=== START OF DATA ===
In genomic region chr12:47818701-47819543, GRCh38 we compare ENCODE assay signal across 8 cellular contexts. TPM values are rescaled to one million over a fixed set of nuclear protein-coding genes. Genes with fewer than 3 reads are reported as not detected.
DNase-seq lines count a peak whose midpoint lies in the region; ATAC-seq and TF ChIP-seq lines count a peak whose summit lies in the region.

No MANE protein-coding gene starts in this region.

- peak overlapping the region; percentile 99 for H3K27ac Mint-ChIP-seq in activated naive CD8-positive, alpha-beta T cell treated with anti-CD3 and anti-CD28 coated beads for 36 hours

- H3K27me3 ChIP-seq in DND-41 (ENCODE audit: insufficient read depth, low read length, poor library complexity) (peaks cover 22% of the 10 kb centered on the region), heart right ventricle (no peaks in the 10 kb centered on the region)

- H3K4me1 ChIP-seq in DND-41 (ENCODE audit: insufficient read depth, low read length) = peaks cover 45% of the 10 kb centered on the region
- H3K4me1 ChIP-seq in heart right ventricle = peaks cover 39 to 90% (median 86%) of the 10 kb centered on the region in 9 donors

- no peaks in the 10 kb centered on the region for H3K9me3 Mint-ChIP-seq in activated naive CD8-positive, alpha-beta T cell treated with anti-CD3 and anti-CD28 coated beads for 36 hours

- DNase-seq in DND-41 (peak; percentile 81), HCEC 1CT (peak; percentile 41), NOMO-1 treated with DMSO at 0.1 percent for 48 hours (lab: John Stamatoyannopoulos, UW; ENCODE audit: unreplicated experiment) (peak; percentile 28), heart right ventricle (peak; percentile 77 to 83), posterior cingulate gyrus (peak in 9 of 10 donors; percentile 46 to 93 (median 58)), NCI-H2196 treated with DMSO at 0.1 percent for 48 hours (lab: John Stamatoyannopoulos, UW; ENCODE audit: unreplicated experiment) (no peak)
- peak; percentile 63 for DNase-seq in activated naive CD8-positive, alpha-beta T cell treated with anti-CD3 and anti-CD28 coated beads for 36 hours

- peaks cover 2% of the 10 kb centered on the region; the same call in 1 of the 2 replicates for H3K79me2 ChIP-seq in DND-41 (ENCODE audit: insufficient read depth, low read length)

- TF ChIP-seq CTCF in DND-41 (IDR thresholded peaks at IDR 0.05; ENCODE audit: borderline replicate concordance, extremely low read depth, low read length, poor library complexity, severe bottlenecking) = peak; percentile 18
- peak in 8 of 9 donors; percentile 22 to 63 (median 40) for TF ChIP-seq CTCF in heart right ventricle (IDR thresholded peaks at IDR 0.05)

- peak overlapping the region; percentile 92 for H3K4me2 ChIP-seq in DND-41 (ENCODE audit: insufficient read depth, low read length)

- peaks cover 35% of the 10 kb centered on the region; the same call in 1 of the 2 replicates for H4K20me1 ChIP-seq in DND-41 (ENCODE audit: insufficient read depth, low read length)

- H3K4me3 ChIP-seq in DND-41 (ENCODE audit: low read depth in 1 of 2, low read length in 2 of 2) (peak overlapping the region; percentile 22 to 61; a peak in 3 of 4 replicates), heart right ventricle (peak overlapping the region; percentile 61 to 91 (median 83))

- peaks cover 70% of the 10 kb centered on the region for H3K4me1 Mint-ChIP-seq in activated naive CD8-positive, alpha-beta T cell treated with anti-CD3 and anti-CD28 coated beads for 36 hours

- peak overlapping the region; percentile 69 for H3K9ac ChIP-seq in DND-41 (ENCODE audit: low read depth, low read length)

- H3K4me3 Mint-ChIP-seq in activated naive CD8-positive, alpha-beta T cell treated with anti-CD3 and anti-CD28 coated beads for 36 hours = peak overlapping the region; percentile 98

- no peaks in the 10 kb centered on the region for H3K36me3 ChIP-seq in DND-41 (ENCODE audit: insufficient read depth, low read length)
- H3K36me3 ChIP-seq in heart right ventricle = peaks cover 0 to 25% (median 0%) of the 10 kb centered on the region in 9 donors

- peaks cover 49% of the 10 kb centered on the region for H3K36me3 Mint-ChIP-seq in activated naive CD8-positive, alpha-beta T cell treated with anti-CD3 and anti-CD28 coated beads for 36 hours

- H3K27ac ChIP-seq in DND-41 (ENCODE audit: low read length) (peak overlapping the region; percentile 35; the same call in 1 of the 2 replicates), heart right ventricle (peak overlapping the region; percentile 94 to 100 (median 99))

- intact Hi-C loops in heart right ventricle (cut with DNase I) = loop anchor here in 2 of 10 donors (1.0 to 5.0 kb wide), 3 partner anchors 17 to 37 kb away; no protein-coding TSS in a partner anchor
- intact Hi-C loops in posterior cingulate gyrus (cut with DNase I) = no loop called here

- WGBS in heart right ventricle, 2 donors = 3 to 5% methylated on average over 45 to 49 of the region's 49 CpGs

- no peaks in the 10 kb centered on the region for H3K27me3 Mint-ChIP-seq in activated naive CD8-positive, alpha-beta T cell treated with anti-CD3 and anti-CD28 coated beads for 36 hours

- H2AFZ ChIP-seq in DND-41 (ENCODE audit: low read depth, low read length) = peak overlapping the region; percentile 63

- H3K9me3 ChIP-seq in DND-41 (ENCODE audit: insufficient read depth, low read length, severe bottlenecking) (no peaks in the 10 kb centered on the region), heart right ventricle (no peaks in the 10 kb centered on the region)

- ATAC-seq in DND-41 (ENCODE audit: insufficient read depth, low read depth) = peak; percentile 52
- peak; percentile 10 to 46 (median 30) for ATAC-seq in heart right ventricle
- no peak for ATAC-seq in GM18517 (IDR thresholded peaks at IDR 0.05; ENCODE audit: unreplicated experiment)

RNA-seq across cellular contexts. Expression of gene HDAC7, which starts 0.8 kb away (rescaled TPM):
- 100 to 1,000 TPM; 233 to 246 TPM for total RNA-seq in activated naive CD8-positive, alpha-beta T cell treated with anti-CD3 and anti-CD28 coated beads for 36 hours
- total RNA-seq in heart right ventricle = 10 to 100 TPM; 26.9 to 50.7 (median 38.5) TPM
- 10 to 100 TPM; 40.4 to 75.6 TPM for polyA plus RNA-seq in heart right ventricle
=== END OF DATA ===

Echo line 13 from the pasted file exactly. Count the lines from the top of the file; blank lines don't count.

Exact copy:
- peak in 8 of 9 donors; percentile 22 to 63 (median 40) for TF ChIP-seq CTCF in heart right ventricle (IDR thresholded peaks at IDR 0.05)